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World's First Malaria Vaccine Launched

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The world's first malaria vaccine, known as RTS,S, was launched on Tuesday in Malawi, a country in southeast Africa, as part of a pilot program. This vaccine, prescribed for children up to 2 years of age, will be rolled out in two more African countries, Ghana and Kenya, in the coming weeks.

About 360,000 children are expected to receive the vaccine per year across the three sub-Saharan African countries.

The Deadly Malaria

Malaria is a life-threatening disease transmitted by female Anopheles mosquitoes, infected with Plasmodium parasites. Malaria occurs mostly in sub-Saharan Africa. Every year, more than 250,000 children die from the disease in Africa, according to the World Health Organization.

The Making of RTS,S

RTS,S was developed in 1987 by GlaxoSmithKline plc (GSK). The Company continued with the development of the vaccine in 2001, collaborating with *PATH, and with support of the Bill & Melinda Gates Foundation. *PATH is a global health nonprofit organization.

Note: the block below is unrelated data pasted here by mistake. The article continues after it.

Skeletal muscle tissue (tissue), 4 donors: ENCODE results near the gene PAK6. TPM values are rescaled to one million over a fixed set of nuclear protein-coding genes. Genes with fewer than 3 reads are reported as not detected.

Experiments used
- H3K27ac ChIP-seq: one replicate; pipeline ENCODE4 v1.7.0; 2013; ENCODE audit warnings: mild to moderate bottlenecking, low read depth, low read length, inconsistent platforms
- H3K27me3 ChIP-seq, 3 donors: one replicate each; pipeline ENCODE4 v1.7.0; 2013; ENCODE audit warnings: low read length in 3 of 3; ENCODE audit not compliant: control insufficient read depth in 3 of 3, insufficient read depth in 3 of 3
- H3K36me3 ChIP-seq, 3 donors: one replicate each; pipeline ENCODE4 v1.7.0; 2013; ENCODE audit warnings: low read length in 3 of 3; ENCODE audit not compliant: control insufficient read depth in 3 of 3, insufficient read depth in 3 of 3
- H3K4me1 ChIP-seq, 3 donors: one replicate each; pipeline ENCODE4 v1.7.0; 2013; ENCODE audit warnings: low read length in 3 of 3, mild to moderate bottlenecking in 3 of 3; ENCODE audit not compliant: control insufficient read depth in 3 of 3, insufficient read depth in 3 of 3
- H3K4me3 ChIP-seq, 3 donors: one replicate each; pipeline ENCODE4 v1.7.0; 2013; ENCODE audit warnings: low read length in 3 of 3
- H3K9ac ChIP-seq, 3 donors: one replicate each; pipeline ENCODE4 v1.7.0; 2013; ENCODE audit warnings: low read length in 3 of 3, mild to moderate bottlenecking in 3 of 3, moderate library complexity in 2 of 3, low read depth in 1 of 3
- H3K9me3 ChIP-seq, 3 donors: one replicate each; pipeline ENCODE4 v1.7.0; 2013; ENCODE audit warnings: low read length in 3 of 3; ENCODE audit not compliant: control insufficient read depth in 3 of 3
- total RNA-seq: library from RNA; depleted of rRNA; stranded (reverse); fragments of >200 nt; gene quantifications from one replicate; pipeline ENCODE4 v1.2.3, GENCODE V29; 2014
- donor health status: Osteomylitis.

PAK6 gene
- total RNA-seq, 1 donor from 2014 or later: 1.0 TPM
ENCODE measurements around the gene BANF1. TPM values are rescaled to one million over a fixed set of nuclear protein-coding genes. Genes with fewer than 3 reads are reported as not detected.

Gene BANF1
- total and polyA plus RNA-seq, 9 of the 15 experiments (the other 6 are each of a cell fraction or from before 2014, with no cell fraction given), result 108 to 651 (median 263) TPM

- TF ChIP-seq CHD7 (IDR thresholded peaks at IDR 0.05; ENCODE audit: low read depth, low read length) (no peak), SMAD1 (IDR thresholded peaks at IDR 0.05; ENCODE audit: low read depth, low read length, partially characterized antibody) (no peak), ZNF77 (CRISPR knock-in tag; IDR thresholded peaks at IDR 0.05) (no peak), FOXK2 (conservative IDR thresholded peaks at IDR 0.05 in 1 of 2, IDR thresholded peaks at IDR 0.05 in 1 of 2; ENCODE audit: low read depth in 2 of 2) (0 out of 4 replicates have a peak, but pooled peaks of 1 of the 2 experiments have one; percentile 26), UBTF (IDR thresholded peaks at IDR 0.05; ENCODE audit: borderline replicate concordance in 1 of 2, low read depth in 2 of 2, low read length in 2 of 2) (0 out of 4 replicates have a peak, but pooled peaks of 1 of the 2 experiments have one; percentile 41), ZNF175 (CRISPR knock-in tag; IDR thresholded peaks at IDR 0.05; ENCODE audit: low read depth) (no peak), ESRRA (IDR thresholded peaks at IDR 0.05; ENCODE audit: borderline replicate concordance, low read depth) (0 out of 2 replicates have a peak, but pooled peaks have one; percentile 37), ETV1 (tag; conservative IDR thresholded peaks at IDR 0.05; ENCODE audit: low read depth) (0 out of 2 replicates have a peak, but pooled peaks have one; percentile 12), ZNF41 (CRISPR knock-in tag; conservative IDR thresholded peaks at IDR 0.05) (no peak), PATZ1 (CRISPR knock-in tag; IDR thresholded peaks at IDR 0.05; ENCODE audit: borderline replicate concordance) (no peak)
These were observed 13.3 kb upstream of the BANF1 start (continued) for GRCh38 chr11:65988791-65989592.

The phase III trials with RTS,S were concluded in 2014. In the clinical trials, among children who received four doses, the vaccine prevented approximately 4 in 10 cases of malaria and 3 in 10 cases of severe malaria over a four-year period.

Commenting on the launch of the world's first malaria vaccine, Matshidiso Moeti, WHO Regional Director for Africa, said, " We know the power of vaccines to prevent killer diseases and reach children, including those who may not have immediate access to the doctors, nurses and health facilities they need to save them when severe illness comes. This is a day to celebrate as we begin to learn more about what this tool can do to change the trajectory of malaria through childhood vaccination."

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